Case Study, September 2019 written by Cassie Janisch
Our school in the KwaZulu-Natal Midlands functions as a learning ecosystem and provides a fantastic model for others to learn from to radically transform education in South Africa and beyond into a more efficient and effective system for supporting children to achieve their full potential.
About our school
Misty Meadows School is a multi-racial, multi-class, multi-grade community school situated in the Dargle Valley in rural KwaZulu-Natal, South Africa. We currently (2019) educate over 60 children ranging in age from 2-15. Since its inception in January 2013, our school has demonstrated how diverse communities can integrate around a common cause – our children. Thanks to our school , we are improving social integration in our broader community (white, black and muslim, rich and poor). Visitors never fail to compliment us on our diversity as they witness the confidence, competence and joy of all our students.
The school ethos is Freedom with Responsibility and not simply freedom at any cost. The children are expected to abide by this Golden Rule: “Treat others how you wish to be treated”. Each child must participate in some of our school activities, tidy up after themselves and take responsibility for maintaining their school facilities. Children are free to voice their concerns in morning circle time where we aim to seek mutual agreement through listening and negotiation, not compulsion.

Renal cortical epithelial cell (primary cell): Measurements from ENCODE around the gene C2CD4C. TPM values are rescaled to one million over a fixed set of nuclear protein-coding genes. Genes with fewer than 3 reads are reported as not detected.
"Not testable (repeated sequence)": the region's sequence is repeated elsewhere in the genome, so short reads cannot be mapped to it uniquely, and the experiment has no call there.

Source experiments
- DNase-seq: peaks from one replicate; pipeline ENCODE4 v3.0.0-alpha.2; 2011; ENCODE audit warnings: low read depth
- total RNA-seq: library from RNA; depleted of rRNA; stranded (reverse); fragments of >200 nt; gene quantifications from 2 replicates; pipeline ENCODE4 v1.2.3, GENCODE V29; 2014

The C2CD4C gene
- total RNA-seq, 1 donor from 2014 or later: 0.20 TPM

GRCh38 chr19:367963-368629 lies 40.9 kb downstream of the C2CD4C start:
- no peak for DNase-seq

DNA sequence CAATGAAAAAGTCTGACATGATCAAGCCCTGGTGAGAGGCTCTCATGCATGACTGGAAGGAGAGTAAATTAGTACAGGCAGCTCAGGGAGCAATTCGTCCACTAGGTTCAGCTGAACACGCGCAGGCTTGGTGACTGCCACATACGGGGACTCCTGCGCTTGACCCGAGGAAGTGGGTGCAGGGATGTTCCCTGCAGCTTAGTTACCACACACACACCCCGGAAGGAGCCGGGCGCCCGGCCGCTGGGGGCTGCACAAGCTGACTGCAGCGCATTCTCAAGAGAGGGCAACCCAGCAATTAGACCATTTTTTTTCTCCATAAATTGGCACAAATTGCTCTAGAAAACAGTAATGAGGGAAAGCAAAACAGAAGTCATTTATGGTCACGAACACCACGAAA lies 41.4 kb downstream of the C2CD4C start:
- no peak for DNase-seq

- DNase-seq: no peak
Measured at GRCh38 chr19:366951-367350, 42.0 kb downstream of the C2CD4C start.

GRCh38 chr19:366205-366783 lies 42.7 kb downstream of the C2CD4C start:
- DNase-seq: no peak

Organisation and Finances
Misty Meadows School functions as a non-profit voluntary association. An initial private grant established the school in 2012. Several funders continue to support the school by sponsoring school fees for individual children from disadvantaged backgrounds (we currently have 16 sponsored children), paying for new buildings, or sponsoring IT equipment, workshop and sports equipment. The majority of our operating costs are covered by school fees, which are kept at a level that is affordable to families in our community. We charge R1,750 per month (approx. £95) for primary school and R1,450 per month (approx. £78) for pre-school. These fees are slightly lower than our nearest government funded private school. We currently receive about R70,000 per month (£3,750 approx.) in school fees and this is our operating budget. 75% of this operating budget pays for teacher salaries, while the rest pays for learning resources. We do not currently pay rent, maintenance (lawn-mowing, road maintenance) or electricity charges as these are sponsored by the private family farm where the school is situated.